The "echo" nginx module: A small step towards Nginx config file scripting
agentzh at gmail.com
Sat Oct 24 19:24:51 MSD 2009
I've just finished my first run of "echo" module hacking by the v0.15
release. The documentation is on the Nginx wiki site:
I'm not going to repeat everything in the wiki page but only quoting
the "Description" section (please allow me to do that ;)):
This module provides various utilities that help testing and debugging
of other modules by trivially emulating different kinds of faked
People will also find it useful in real-world applications that need to
1. serve static contents directly from memory (loading from the Nginx
2. wrap the upstream response with custom header and footer (kinda like
the addition module but with contents read directly from the config
file and Nginx variables).
3. merge contents of various "Nginx locations" (i.e., subrequests)
together in a single main request (using echo_location and its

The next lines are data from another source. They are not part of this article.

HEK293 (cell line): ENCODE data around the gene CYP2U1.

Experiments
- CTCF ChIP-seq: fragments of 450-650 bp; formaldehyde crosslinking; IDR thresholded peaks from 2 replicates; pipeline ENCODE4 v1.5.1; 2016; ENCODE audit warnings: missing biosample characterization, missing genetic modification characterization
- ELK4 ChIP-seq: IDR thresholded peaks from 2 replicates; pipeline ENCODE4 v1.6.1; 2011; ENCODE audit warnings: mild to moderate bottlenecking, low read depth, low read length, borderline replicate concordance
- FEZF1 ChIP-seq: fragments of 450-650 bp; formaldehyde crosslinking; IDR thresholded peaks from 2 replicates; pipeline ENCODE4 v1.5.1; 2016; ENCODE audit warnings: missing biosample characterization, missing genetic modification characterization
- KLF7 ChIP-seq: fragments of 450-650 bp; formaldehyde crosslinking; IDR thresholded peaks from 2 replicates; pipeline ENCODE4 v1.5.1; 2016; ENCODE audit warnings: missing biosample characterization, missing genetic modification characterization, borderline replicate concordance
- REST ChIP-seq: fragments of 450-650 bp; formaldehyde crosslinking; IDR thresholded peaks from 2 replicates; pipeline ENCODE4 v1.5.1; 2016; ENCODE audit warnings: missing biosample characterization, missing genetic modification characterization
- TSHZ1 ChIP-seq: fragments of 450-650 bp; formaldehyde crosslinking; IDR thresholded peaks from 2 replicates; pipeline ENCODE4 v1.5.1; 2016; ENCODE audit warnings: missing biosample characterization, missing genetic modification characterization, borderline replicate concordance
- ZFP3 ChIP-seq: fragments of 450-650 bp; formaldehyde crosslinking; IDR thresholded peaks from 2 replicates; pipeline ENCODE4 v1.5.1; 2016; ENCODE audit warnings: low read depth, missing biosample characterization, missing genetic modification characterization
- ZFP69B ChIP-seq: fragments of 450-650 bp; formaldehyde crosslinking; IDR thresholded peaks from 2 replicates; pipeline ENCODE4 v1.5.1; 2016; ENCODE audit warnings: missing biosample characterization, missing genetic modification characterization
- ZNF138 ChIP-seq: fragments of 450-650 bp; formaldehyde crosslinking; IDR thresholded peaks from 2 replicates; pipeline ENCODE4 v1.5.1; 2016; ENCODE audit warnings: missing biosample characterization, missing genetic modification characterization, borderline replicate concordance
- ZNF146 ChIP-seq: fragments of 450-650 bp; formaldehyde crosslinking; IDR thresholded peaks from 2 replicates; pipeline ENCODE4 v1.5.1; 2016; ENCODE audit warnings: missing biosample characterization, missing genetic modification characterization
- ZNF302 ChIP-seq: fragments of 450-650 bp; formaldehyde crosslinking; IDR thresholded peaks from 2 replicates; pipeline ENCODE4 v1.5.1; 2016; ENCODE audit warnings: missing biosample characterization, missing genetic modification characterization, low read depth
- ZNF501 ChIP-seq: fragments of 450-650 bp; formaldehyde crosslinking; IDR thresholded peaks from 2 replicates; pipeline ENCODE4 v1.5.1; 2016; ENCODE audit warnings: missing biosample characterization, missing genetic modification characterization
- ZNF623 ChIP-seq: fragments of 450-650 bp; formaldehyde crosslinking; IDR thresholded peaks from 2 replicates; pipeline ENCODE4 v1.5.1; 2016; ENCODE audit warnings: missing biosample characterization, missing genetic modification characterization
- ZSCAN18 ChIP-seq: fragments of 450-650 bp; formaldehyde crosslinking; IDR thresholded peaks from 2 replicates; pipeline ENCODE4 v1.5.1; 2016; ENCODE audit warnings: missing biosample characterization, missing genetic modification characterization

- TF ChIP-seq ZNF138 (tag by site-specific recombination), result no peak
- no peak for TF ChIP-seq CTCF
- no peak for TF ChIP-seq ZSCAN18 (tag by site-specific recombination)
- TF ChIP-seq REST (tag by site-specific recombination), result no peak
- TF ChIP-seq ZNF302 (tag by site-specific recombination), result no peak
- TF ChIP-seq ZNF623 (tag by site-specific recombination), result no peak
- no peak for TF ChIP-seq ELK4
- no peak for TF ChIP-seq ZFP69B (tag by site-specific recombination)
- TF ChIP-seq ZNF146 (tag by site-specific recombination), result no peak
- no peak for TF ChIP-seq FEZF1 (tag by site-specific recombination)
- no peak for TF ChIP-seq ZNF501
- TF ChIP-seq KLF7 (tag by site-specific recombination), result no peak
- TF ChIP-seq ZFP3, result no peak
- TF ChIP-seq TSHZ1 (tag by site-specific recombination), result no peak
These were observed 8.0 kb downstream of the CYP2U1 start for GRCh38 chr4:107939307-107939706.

This is a special dual-role module that can *lazily* serve as a content
handler or register itself as an output filter only upon demand. By
default, this module does not do anything at all.
Use of any of this module's directives (no matter content handler
directives or filter directives) will force the chunked encoding to be
used for the HTTP response due to the streaming nature of this module.
Technially, this module has also demonstrated the following techniques
that might be helpful for module writers:
1. Issue parallel subreqeusts directly from content handler.
2. Issue chained subrequests directly from content handler, by passing
contination along the subrequest chain.
3. Interact with the Nginx event model directly from content handler
using custom events and timers, and resume the content handler back
4. Dual-role module that can (lazily) serve as a content handler or an
output filter or both.
5. Nginx config file variable creation and interpolation.
6. Streaming output control using output_chain, flush and its friends.
7. Read client request body from the content handler, and returns back
(asynchronously) to the content handler after completion.
Hopefully you'll find it funny and useful.
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